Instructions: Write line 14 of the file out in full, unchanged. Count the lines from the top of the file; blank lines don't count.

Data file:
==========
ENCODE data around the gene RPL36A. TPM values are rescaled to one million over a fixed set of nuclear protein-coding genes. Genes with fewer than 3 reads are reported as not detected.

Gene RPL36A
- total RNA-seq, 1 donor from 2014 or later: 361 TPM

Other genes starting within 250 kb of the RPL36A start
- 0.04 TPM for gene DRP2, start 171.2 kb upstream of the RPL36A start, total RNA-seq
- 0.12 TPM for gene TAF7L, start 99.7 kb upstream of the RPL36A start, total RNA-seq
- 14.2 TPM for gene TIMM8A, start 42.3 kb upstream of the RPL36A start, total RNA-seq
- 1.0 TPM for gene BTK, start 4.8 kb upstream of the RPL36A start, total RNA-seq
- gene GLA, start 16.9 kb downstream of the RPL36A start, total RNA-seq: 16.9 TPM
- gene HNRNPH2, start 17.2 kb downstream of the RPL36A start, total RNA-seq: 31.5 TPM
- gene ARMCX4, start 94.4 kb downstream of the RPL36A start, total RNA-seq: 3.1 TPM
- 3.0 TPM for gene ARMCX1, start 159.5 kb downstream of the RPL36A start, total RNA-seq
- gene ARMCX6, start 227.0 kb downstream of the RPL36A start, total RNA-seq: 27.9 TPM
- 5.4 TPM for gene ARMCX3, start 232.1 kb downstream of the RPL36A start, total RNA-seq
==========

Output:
- 5.4 TPM for gene ARMCX3, start 232.1 kb downstream of the RPL36A start, total RNA-seq